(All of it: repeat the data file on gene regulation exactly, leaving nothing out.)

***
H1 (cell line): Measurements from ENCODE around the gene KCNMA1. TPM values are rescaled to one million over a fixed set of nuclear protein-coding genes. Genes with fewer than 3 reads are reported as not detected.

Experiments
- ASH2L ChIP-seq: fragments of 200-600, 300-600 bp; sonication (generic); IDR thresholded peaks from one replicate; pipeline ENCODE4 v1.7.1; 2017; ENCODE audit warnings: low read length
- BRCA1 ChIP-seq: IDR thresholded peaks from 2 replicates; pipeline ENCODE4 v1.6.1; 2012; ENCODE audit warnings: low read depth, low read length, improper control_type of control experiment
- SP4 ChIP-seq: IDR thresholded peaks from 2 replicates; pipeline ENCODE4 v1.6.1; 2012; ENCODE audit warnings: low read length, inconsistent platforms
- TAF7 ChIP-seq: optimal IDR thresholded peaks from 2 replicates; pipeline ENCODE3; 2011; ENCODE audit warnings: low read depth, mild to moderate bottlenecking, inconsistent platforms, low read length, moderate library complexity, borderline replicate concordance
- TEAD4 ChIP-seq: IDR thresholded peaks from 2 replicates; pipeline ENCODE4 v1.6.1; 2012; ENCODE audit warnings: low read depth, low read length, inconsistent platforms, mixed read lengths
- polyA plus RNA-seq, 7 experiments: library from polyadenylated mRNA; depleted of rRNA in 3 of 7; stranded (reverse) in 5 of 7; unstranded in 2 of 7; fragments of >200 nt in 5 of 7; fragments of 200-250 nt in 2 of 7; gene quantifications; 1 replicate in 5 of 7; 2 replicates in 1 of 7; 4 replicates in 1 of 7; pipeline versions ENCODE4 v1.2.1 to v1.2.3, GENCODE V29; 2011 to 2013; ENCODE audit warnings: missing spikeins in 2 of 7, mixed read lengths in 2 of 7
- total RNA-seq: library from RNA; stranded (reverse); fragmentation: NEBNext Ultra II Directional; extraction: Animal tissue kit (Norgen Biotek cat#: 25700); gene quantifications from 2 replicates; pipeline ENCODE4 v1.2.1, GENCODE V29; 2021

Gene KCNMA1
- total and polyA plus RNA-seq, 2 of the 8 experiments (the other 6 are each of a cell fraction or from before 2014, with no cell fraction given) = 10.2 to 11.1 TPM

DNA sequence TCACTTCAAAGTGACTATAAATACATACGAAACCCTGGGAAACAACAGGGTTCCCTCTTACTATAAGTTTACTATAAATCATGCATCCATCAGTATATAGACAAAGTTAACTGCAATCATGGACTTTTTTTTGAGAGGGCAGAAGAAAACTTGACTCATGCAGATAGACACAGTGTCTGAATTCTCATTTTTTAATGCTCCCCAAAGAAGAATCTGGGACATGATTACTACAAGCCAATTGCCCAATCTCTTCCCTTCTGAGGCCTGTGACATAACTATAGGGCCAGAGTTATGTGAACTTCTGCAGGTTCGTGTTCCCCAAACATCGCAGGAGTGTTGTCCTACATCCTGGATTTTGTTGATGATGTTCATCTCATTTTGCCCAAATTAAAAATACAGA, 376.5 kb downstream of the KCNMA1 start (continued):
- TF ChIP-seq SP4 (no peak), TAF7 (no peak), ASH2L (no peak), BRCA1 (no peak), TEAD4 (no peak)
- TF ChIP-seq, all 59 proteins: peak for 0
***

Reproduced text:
H1 (cell line): Measurements from ENCODE around the gene KCNMA1. TPM values are rescaled to one million over a fixed set of nuclear protein-coding genes. Genes with fewer than 3 reads are reported as not detected.

Experiments
- ASH2L ChIP-seq: fragments of 200-600, 300-600 bp; sonication (generic); IDR thresholded peaks from one replicate; pipeline ENCODE4 v1.7.1; 2017; ENCODE audit warnings: low read length
- BRCA1 ChIP-seq: IDR thresholded peaks from 2 replicates; pipeline ENCODE4 v1.6.1; 2012; ENCODE audit warnings: low read depth, low read length, improper control_type of control experiment
- SP4 ChIP-seq: IDR thresholded peaks from 2 replicates; pipeline ENCODE4 v1.6.1; 2012; ENCODE audit warnings: low read length, inconsistent platforms
- TAF7 ChIP-seq: optimal IDR thresholded peaks from 2 replicates; pipeline ENCODE3; 2011; ENCODE audit warnings: low read depth, mild to moderate bottlenecking, inconsistent platforms, low read length, moderate library complexity, borderline replicate concordance
- TEAD4 ChIP-seq: IDR thresholded peaks from 2 replicates; pipeline ENCODE4 v1.6.1; 2012; ENCODE audit warnings: low read depth, low read length, inconsistent platforms, mixed read lengths
- polyA plus RNA-seq, 7 experiments: library from polyadenylated mRNA; depleted of rRNA in 3 of 7; stranded (reverse) in 5 of 7; unstranded in 2 of 7; fragments of >200 nt in 5 of 7; fragments of 200-250 nt in 2 of 7; gene quantifications; 1 replicate in 5 of 7; 2 replicates in 1 of 7; 4 replicates in 1 of 7; pipeline versions ENCODE4 v1.2.1 to v1.2.3, GENCODE V29; 2011 to 2013; ENCODE audit warnings: missing spikeins in 2 of 7, mixed read lengths in 2 of 7
- total RNA-seq: library from RNA; stranded (reverse); fragmentation: NEBNext Ultra II Directional; extraction: Animal tissue kit (Norgen Biotek cat#: 25700); gene quantifications from 2 replicates; pipeline ENCODE4 v1.2.1, GENCODE V29; 2021

Gene KCNMA1
- total and polyA plus RNA-seq, 2 of the 8 experiments (the other 6 are each of a cell fraction or from before 2014, with no cell fraction given) = 10.2 to 11.1 TPM

DNA sequence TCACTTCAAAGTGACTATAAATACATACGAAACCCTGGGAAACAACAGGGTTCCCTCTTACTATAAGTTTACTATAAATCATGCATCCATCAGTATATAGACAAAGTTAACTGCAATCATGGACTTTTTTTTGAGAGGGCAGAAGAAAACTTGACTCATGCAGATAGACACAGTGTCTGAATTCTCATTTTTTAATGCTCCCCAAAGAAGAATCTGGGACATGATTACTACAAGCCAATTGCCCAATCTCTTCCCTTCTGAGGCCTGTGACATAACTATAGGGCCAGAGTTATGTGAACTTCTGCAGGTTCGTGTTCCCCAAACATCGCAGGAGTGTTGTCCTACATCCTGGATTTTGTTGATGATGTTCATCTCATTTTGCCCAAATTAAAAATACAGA, 376.5 kb downstream of the KCNMA1 start (continued):
- TF ChIP-seq SP4 (no peak), TAF7 (no peak), ASH2L (no peak), BRCA1 (no peak), TEAD4 (no peak)
- TF ChIP-seq, all 59 proteins: peak for 0